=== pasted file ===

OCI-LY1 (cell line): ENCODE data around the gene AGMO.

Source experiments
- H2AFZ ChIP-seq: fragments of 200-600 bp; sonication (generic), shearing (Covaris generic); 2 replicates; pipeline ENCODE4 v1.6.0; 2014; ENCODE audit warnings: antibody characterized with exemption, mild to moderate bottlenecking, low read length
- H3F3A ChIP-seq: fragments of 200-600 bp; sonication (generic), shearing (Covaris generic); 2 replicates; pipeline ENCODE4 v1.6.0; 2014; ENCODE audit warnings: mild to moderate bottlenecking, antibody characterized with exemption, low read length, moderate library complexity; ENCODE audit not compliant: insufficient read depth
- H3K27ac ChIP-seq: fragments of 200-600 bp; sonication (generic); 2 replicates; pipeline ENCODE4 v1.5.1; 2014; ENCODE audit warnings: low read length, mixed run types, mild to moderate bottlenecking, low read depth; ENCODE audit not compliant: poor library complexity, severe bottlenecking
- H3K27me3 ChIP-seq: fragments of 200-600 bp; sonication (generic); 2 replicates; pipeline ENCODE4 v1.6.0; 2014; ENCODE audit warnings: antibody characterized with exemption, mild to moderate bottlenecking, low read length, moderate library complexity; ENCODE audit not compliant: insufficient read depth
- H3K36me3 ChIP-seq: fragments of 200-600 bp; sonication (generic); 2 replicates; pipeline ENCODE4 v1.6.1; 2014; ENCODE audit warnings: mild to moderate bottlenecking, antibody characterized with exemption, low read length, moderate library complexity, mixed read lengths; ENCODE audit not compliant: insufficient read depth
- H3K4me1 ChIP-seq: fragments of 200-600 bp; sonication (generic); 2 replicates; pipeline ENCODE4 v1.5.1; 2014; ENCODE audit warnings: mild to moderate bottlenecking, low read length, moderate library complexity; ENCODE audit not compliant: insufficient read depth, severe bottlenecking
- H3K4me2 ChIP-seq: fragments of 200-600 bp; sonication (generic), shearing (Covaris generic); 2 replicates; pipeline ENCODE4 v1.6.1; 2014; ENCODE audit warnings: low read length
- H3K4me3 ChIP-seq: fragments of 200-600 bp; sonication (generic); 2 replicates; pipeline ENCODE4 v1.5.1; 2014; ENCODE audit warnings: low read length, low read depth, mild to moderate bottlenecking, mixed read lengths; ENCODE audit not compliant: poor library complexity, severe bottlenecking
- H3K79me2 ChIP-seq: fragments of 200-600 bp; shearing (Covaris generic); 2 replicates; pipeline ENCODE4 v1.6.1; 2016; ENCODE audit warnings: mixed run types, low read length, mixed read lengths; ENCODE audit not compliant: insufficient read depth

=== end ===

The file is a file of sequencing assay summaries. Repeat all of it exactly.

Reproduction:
OCI-LY1 (cell line): ENCODE data around the gene AGMO.

Source experiments
- H2AFZ ChIP-seq: fragments of 200-600 bp; sonication (generic), shearing (Covaris generic); 2 replicates; pipeline ENCODE4 v1.6.0; 2014; ENCODE audit warnings: antibody characterized with exemption, mild to moderate bottlenecking, low read length
- H3F3A ChIP-seq: fragments of 200-600 bp; sonication (generic), shearing (Covaris generic); 2 replicates; pipeline ENCODE4 v1.6.0; 2014; ENCODE audit warnings: mild to moderate bottlenecking, antibody characterized with exemption, low read length, moderate library complexity; ENCODE audit not compliant: insufficient read depth
- H3K27ac ChIP-seq: fragments of 200-600 bp; sonication (generic); 2 replicates; pipeline ENCODE4 v1.5.1; 2014; ENCODE audit warnings: low read length, mixed run types, mild to moderate bottlenecking, low read depth; ENCODE audit not compliant: poor library complexity, severe bottlenecking
- H3K27me3 ChIP-seq: fragments of 200-600 bp; sonication (generic); 2 replicates; pipeline ENCODE4 v1.6.0; 2014; ENCODE audit warnings: antibody characterized with exemption, mild to moderate bottlenecking, low read length, moderate library complexity; ENCODE audit not compliant: insufficient read depth
- H3K36me3 ChIP-seq: fragments of 200-600 bp; sonication (generic); 2 replicates; pipeline ENCODE4 v1.6.1; 2014; ENCODE audit warnings: mild to moderate bottlenecking, antibody characterized with exemption, low read length, moderate library complexity, mixed read lengths; ENCODE audit not compliant: insufficient read depth
- H3K4me1 ChIP-seq: fragments of 200-600 bp; sonication (generic); 2 replicates; pipeline ENCODE4 v1.5.1; 2014; ENCODE audit warnings: mild to moderate bottlenecking, low read length, moderate library complexity; ENCODE audit not compliant: insufficient read depth, severe bottlenecking
- H3K4me2 ChIP-seq: fragments of 200-600 bp; sonication (generic), shearing (Covaris generic); 2 replicates; pipeline ENCODE4 v1.6.1; 2014; ENCODE audit warnings: low read length
- H3K4me3 ChIP-seq: fragments of 200-600 bp; sonication (generic); 2 replicates; pipeline ENCODE4 v1.5.1; 2014; ENCODE audit warnings: low read length, low read depth, mild to moderate bottlenecking, mixed read lengths; ENCODE audit not compliant: poor library complexity, severe bottlenecking
- H3K79me2 ChIP-seq: fragments of 200-600 bp; shearing (Covaris generic); 2 replicates; pipeline ENCODE4 v1.6.1; 2016; ENCODE audit warnings: mixed run types, low read length, mixed read lengths; ENCODE audit not compliant: insufficient read depth